Contrary to other religions, Catholicism stumbled tremendously over several hardships at the beginning of its establishment in Việt-Nam (at the start of 16th century). This was due a great deal to the missionaries’ refusal to adhering and integrating the cult of ancestors and customs (polygamy, belief in spirits etc…) into Catholicism and at a time when Vietnam was troubled by ceaseless internal wars.
It is the period when Vietnam knew the same fate and condition as Japan’s with a legitimate dynasty put under the guardianship by a family of hereditary ministers. This was what father Alexandre de Rhodes noticed in his book « History of the Kingdom of Tonquin ». He stressed that what people said about Tonkinese Chúa has a lot to do with what was told about Japanese Daishi. Therefore Catholicism was perceived during that period in variable manner by the governing families Trịnh in the North and Nguyễn in the South in their never ending conflict, taking the king as their hostage. It was alternatively tolerated, forbidden or even persecuted. In spite of that, Catholicism began to find a favorable echo among the deprived and even in the royal court in the person of Alexandre de Rhodes himself.
Alexandre de Rhodes
He was an outstanding individual with his exceptional linguistic capabilities. He was born in Avignon in 1591 and issue of a family of merchants probably in Israelite birth. He was the one who was chosen to head and manage catholic missions to the Kingdom of Tonquin.
He tried to gain the favor of the lord by means of their entourage and gift giving, in particular clocks and books on mathematics. Thus, he found a very neat success with lord Trịnh Tráng in North Vietnam. On the other hand, he was chased by lord Sãi Vương in the South even though he had succeeded in converting a relative of his, baptized as Marie-Madeleine. Appalled by failure against the South, lord Trịnh Tráng held foreigners responsible, especially catholic missionaries. He ended up banning conversions under penalty of death. Indefatigable missionary Alexandre de Rhodes was finally expelled in May 1630 from Vietnam leaving behind at least 50,000 Catholics trained by Vietnamese catechists and a cultural heritage that no Vietnamese nowadays will do without. His name continues to be dear to our collective memory because thanks to him we are the only country in the Far East to have a Roman alphabet.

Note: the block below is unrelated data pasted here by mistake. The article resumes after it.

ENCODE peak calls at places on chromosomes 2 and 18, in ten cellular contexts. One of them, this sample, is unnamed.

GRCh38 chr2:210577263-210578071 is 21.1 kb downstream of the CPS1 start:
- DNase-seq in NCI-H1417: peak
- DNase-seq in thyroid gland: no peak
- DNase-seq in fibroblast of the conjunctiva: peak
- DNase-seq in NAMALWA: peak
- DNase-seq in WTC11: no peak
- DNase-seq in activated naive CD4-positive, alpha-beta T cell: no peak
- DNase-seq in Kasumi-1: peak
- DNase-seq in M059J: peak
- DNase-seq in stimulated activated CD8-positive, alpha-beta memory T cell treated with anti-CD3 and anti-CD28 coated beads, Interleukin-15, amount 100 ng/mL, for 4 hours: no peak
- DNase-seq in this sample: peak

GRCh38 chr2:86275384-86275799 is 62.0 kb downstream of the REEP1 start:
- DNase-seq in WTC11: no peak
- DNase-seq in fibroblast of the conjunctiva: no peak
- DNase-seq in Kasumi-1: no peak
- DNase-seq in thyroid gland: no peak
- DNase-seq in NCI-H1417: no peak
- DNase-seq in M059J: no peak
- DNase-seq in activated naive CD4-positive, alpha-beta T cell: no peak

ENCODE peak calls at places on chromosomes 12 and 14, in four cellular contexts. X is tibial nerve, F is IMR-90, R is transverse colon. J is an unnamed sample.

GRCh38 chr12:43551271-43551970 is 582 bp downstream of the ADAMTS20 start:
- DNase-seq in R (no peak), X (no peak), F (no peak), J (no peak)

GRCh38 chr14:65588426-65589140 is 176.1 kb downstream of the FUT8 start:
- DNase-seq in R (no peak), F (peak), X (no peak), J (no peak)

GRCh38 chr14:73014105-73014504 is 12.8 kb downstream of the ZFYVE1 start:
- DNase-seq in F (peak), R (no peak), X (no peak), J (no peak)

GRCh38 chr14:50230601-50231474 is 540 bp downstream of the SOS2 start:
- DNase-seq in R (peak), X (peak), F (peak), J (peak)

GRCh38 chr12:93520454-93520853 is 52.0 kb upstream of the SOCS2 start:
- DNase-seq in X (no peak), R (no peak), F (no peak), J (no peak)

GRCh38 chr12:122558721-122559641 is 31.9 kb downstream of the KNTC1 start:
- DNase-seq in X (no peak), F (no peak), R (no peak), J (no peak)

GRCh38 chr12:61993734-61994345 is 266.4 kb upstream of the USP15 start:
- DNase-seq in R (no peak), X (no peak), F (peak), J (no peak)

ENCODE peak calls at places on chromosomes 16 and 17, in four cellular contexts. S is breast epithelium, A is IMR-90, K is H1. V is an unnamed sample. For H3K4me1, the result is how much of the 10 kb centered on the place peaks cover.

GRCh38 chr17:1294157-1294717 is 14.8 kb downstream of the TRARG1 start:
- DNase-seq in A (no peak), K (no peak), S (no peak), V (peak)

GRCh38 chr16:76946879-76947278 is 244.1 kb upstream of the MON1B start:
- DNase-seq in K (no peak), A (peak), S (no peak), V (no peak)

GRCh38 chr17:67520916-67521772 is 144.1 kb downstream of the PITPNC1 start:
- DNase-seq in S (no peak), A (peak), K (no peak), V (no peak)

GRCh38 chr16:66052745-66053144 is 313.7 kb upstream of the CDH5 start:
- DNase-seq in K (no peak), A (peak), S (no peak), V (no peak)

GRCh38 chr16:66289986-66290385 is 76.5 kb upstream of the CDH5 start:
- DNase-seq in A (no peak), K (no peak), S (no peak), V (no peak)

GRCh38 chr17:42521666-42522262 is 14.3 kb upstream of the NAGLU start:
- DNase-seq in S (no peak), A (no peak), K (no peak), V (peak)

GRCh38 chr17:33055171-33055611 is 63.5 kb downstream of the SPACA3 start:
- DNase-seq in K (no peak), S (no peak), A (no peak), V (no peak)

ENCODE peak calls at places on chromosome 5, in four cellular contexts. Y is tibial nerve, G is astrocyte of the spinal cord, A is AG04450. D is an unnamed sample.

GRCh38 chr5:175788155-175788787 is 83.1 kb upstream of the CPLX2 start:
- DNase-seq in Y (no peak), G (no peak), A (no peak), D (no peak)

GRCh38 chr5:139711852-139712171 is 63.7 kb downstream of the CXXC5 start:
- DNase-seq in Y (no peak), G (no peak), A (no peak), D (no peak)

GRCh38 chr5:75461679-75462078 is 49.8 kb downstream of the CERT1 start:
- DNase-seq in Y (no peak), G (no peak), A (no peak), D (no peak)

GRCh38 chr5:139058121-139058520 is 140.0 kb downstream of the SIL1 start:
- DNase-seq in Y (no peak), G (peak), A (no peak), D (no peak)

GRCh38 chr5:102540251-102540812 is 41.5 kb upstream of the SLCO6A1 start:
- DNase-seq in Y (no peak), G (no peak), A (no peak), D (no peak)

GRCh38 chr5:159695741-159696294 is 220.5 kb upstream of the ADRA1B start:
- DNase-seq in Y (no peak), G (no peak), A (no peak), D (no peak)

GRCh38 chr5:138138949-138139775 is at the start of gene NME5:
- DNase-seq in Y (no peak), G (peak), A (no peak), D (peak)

Inspired by Ricci’s and Diogo de Pantoja’s works on romanization of Chinese, he came up with giving us not only a linguistic notation system based on the tonalities of the Vietnamese tongue and completed for the circumstance with a system of accents used in Polish, Hungarian and Portuguese, but also an instrument of intellectual emancipation and cultural proliferation unequalled in the Far East. He published his Vietnamese-Latin-Portuguese dictionary in 1651. Because of his expulsion from Vietnam, his work was not finished and later was retaken and completed by Mgrs. Pigneaux de Behaine and Taberd. Vietnamese Catholicism only found its slack period during the Tây Sơn unrest and witnessed its apogee at the reunification of the country under the banner of emperor Gia Long. This one was protected and hidden by Mgr. Pigneaux de Behaine when he was still the young prince Nguyễn Ánh beaten, hunted down and chased by the Tây Sơn troops in the south of the Mekong delta (Hà Tiên, Poulo Condor). Faithful to the memory of the one who gave him food and helped him conquer the throne with his French mercenaries, Gia Long, during his reign, while respecting the missionaries and their Christians, has known how to adopt an attitude similar to emperor Kangxi’s of the Qing in China (1661-1722) by a blend of tolerance, interest and open mind even though he was in favor of the renewal of traditional Confucianism. His death (in 1820) was followed for forty years by an almost complete elimination of western influence and a series of persecutions against the Catholics under the reigns of Minh Mạng, Thiệu Trị and Tự Ðức.